Accounts of Dame Ethel Smyth cast her as a doughty figure, unafraid to flout convention. Born into an upper class Victorian family, the fact that Smyth wanted a professional career in music is exceptional in itself. Two major choral works, several orchestral works, six operas and a significant body of chamber music, attest to her seriousness of purpose as a composer. However, the sheer gusto and number of other activities the ebullient Smyth pursued have tended to obscure her artistic reception. A keen traveller, she was a successful author, producing nine largely autobiographical books. A life-long champion of women's rights, among the causes she supported was Mrs. Pankhurst's "right to vote" campaign. Her competitive nature found a perfect partner in sport; she was often to be found riding to hounds, playing tennis matches or striding over the golf course. As one rather bemused contemporary musician remarked when he met her, she is "the most remarkable and original woman composer in the history of music".

Today, Donald Macleod explores Ethel Smyth's career following her resumption of music in 1912. By this time Smyth's hearing was failing, yet despite this obstacle, an originality shines through the Concerto for Violin, Horn and Orchestra. She also had the joy of seeing many more performances of her operas in Germany and in the UK.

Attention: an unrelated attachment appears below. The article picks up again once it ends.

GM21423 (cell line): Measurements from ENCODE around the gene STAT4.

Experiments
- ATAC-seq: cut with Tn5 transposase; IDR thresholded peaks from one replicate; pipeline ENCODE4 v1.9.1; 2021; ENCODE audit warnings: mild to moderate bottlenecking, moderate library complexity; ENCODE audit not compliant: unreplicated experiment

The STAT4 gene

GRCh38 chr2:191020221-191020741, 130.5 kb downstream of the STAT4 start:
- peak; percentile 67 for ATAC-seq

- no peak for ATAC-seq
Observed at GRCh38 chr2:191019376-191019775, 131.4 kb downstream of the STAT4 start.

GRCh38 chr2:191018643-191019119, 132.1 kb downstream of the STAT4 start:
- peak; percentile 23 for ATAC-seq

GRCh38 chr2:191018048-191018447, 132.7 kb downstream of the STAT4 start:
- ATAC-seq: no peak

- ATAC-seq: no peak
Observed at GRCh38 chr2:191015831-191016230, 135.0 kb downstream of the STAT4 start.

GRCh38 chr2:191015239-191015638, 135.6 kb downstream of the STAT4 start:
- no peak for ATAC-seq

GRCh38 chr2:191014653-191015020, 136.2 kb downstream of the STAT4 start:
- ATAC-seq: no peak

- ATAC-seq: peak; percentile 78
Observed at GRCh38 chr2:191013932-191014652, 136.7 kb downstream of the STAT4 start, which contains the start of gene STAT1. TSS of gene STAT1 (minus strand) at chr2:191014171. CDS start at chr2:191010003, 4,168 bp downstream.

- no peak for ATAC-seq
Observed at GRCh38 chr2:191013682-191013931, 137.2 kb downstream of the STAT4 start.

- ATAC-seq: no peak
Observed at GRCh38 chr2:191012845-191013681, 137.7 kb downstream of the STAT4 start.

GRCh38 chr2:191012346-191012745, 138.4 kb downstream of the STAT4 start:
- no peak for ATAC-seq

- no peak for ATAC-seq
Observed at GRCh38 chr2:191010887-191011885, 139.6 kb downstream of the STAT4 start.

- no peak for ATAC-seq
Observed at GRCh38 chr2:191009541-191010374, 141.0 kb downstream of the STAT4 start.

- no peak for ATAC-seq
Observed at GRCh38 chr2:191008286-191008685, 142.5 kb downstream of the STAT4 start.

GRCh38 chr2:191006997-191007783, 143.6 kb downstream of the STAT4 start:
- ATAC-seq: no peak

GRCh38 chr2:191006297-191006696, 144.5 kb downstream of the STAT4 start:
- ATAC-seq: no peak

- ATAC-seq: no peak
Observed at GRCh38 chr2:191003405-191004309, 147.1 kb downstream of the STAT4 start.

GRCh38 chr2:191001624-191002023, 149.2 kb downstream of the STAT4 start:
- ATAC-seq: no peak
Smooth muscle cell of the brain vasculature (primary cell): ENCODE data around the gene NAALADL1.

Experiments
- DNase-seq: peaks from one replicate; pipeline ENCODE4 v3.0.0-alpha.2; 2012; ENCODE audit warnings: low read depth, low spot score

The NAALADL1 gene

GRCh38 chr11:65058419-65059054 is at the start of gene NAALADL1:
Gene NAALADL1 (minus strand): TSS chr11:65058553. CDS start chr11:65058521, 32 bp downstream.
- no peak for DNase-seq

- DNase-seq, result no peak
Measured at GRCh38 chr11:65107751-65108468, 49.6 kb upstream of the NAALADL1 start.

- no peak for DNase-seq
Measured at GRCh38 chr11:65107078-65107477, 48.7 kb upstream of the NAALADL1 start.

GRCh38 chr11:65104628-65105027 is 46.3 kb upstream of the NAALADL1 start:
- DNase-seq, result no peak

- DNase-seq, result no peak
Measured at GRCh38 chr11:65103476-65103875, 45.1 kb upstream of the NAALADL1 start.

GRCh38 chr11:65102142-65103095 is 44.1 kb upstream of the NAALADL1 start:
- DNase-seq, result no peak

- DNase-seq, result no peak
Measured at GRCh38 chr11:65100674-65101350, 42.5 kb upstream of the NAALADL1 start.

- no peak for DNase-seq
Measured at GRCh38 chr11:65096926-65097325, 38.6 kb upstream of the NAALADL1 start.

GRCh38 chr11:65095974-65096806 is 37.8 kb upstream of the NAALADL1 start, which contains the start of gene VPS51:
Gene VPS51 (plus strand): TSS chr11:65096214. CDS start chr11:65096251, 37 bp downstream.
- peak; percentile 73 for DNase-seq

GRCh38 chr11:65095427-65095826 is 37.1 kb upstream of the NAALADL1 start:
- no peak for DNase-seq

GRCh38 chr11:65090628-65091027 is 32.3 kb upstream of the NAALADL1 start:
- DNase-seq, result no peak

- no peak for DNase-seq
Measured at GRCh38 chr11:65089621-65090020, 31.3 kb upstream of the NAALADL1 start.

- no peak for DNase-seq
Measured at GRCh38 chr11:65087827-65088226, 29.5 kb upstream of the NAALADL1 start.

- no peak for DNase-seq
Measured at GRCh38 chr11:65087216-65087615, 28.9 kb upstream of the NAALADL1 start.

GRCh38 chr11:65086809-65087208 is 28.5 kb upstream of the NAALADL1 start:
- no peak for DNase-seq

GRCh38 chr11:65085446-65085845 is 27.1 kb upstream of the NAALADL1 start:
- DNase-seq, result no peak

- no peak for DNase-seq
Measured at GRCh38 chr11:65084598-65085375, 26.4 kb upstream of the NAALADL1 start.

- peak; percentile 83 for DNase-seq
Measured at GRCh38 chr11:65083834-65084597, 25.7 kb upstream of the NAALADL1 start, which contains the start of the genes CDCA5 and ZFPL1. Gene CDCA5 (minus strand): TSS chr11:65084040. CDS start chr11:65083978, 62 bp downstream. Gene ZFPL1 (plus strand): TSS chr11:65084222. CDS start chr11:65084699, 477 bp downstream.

05 LASTStarting Over20131108

Donald Macleod explores Ethel Smyth's career after her resumption of music in 1912.

Ethel Smyth's career after 1912: with further performances of her operas, and two major new works, the Prison and Concerto for Violin, Horn and Orchestra.

Accounts of Dame Ethel Smyth cast her as a doughty figure, unafraid to flout convention. Born into an upper class Victorian family, the fact that Smyth wanted a professional career in music is exceptional in itself. Two major choral works, several orchestral works, six operas and a significant body of chamber music, attest to her seriousness of purpose as a composer. However, the sheer gusto and number of other activities the ebullient Smyth pursued have tended to obscure her artistic reception. A keen traveller, she was a successful author, producing nine largely autobiographical books. A life-long champion of women's rights, among the causes she supported was Mrs. Pankhurst's "right to vote" campaign. Her competitive nature found a perfect partner in sport; she was often to be found riding to hounds, playing tennis matches or striding over the golf course. As one rather bemused contemporary musician remarked when he met her, she is "the most remarkable and original woman composer in the history of music".

Today, Donald Macleod explores Ethel Smyth's career following her resumption of music in 1912. By this time Smyth's hearing was failing, yet despite this obstacle, an originality shines through the Concerto for Violin, Horn and Orchestra. She also had the joy of seeing many more performances of her operas in Germany and in the UK.